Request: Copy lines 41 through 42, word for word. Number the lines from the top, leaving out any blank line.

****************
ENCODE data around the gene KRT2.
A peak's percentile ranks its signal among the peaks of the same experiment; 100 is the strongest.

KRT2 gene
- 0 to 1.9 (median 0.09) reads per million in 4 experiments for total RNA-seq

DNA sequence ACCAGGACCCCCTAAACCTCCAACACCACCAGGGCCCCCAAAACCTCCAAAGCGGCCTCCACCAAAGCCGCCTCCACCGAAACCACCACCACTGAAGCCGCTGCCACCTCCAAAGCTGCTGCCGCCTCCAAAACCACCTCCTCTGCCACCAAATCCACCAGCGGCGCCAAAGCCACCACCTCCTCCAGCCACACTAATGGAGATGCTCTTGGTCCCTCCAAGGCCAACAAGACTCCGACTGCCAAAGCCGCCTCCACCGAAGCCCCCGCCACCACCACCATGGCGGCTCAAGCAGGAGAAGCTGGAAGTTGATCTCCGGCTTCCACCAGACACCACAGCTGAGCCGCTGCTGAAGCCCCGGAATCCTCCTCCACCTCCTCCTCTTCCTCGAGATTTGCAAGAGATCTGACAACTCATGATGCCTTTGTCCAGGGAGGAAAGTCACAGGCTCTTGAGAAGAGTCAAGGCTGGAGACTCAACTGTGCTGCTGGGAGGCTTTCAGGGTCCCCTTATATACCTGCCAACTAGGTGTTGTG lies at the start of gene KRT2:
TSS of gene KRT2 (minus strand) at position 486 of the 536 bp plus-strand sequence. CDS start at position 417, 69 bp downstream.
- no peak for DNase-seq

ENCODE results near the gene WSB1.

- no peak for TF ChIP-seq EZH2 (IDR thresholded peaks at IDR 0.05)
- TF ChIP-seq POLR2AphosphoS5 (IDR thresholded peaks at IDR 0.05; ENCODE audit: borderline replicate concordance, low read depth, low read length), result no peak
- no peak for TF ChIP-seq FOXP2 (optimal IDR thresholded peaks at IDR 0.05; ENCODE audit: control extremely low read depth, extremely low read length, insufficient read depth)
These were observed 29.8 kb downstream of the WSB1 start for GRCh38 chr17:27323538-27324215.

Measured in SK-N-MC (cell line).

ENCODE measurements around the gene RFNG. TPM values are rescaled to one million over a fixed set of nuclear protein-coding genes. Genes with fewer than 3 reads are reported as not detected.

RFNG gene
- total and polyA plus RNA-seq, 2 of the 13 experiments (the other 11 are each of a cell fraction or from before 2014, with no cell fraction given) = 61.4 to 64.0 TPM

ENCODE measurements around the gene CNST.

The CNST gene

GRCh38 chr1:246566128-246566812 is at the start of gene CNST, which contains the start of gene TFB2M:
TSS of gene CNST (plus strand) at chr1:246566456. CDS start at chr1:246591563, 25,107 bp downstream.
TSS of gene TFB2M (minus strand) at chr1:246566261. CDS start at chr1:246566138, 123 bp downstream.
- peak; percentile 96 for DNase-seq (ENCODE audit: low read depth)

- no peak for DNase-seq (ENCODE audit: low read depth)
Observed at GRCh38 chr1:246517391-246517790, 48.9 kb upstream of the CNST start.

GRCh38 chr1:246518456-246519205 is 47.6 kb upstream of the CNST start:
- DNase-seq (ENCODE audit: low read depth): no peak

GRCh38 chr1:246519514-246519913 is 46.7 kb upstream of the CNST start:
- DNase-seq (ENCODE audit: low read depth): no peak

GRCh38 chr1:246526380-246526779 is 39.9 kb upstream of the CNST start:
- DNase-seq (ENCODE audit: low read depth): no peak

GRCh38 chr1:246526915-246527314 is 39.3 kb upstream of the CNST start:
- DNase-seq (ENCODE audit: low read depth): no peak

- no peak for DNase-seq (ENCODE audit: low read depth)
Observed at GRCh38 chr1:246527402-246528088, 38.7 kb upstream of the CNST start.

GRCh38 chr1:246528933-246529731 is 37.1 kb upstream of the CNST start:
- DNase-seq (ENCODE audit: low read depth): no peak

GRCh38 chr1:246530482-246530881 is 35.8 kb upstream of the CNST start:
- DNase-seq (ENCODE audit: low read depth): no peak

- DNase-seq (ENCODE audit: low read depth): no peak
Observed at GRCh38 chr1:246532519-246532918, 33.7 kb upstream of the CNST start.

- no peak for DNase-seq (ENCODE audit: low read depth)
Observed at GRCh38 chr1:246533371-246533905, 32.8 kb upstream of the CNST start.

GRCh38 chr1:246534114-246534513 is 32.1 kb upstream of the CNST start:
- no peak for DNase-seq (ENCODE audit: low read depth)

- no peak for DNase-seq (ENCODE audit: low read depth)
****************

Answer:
- no peak for DNase-seq (ENCODE audit: low read depth)
Observed at GRCh38 chr1:246533371-246533905, 32.8 kb upstream of the CNST start.